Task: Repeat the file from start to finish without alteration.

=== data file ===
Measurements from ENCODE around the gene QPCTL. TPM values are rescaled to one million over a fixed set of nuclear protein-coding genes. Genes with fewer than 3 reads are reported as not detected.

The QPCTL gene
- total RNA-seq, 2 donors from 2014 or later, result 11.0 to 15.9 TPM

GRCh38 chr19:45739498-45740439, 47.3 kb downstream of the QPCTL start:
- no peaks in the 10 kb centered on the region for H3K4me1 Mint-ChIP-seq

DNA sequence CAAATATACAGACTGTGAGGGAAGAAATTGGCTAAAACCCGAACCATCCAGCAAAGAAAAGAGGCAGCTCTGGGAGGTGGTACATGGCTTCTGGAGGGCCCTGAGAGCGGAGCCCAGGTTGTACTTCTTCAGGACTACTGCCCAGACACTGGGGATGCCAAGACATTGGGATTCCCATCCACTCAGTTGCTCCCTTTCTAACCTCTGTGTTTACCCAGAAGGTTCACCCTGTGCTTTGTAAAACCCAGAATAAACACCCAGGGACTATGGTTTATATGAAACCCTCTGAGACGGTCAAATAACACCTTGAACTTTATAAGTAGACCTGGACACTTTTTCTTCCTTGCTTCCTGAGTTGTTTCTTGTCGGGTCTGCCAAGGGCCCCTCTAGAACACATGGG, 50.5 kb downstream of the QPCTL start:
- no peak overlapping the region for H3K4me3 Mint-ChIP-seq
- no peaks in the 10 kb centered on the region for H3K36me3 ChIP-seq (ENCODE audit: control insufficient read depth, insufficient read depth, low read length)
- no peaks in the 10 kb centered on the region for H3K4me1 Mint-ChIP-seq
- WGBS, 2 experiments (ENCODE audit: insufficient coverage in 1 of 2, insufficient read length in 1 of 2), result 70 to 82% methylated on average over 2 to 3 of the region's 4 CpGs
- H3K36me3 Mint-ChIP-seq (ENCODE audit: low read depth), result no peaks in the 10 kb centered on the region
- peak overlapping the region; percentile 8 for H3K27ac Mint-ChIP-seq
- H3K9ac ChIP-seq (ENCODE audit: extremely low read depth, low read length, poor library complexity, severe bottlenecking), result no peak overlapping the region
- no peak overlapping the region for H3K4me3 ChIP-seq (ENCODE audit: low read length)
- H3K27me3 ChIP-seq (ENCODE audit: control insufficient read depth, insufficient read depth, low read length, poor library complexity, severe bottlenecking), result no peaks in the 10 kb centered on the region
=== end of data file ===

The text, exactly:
Measurements from ENCODE around the gene QPCTL. TPM values are rescaled to one million over a fixed set of nuclear protein-coding genes. Genes with fewer than 3 reads are reported as not detected.

The QPCTL gene
- total RNA-seq, 2 donors from 2014 or later, result 11.0 to 15.9 TPM

GRCh38 chr19:45739498-45740439, 47.3 kb downstream of the QPCTL start:
- no peaks in the 10 kb centered on the region for H3K4me1 Mint-ChIP-seq

DNA sequence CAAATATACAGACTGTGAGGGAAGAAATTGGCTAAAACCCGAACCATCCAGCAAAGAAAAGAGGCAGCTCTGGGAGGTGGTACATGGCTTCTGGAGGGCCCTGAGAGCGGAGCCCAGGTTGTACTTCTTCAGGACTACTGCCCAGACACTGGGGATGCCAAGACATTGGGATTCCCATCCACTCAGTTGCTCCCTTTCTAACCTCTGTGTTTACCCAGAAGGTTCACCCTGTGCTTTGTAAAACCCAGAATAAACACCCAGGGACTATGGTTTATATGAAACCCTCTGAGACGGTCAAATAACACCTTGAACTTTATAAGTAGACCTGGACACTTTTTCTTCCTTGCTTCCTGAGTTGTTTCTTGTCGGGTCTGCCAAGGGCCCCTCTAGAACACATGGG, 50.5 kb downstream of the QPCTL start:
- no peak overlapping the region for H3K4me3 Mint-ChIP-seq
- no peaks in the 10 kb centered on the region for H3K36me3 ChIP-seq (ENCODE audit: control insufficient read depth, insufficient read depth, low read length)
- no peaks in the 10 kb centered on the region for H3K4me1 Mint-ChIP-seq
- WGBS, 2 experiments (ENCODE audit: insufficient coverage in 1 of 2, insufficient read length in 1 of 2), result 70 to 82% methylated on average over 2 to 3 of the region's 4 CpGs
- H3K36me3 Mint-ChIP-seq (ENCODE audit: low read depth), result no peaks in the 10 kb centered on the region
- peak overlapping the region; percentile 8 for H3K27ac Mint-ChIP-seq
- H3K9ac ChIP-seq (ENCODE audit: extremely low read depth, low read length, poor library complexity, severe bottlenecking), result no peak overlapping the region
- no peak overlapping the region for H3K4me3 ChIP-seq (ENCODE audit: low read length)
- H3K27me3 ChIP-seq (ENCODE audit: control insufficient read depth, insufficient read depth, low read length, poor library complexity, severe bottlenecking), result no peaks in the 10 kb centered on the region